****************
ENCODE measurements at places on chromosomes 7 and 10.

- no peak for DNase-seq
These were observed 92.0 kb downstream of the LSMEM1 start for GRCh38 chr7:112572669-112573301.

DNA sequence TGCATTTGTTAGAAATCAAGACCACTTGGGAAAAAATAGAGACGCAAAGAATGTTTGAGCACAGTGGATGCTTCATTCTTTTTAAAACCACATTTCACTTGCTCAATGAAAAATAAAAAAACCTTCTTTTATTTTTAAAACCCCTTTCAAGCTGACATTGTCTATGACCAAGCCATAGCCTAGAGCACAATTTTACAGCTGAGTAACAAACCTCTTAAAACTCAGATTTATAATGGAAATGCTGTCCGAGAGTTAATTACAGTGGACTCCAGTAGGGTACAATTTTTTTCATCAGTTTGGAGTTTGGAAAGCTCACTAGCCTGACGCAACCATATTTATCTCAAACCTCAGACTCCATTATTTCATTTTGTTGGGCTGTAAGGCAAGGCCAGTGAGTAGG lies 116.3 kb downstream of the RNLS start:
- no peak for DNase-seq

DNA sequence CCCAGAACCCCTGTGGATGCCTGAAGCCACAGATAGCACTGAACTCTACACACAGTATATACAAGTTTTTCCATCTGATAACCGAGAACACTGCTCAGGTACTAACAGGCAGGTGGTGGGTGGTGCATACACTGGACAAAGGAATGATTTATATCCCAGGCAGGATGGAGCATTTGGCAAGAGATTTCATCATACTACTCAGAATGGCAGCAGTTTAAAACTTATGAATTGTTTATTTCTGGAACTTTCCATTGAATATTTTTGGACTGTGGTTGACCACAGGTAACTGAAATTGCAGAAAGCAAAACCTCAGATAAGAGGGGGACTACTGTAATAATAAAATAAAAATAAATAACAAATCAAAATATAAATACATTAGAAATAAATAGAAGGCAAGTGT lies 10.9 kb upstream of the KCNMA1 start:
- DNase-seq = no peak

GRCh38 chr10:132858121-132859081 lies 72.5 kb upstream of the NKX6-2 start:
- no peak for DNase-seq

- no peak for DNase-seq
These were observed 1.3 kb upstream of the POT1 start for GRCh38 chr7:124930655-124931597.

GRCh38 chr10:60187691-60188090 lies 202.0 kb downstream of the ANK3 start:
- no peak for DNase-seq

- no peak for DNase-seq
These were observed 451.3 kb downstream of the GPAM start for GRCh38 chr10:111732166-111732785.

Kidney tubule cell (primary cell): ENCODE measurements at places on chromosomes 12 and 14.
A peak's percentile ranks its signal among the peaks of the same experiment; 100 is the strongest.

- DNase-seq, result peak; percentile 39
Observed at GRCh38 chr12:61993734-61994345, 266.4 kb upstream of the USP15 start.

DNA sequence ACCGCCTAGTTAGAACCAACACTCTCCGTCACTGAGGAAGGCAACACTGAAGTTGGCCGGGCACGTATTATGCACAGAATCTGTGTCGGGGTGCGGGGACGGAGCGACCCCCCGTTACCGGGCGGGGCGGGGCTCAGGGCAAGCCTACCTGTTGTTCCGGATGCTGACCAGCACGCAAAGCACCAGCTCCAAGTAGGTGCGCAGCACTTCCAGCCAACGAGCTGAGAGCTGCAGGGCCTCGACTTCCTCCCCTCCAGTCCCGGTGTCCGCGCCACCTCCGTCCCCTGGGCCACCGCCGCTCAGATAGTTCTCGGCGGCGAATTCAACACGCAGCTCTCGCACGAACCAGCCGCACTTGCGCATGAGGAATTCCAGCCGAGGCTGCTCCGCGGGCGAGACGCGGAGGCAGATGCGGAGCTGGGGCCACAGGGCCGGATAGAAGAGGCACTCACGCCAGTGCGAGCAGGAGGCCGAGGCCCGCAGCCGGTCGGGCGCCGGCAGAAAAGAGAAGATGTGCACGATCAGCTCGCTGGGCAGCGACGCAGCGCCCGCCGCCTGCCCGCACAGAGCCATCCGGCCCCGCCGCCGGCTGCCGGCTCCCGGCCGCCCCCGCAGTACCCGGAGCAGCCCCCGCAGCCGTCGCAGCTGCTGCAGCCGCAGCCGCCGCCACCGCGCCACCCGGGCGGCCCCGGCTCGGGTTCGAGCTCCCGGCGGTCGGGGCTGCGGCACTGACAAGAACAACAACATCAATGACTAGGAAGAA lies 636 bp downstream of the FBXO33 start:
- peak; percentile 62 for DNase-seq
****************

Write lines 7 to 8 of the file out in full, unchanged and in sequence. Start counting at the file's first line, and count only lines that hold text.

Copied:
- DNase-seq = no peak

GRCh38 chr10:132858121-132859081 lies 72.5 kb upstream of the NKX6-2 start: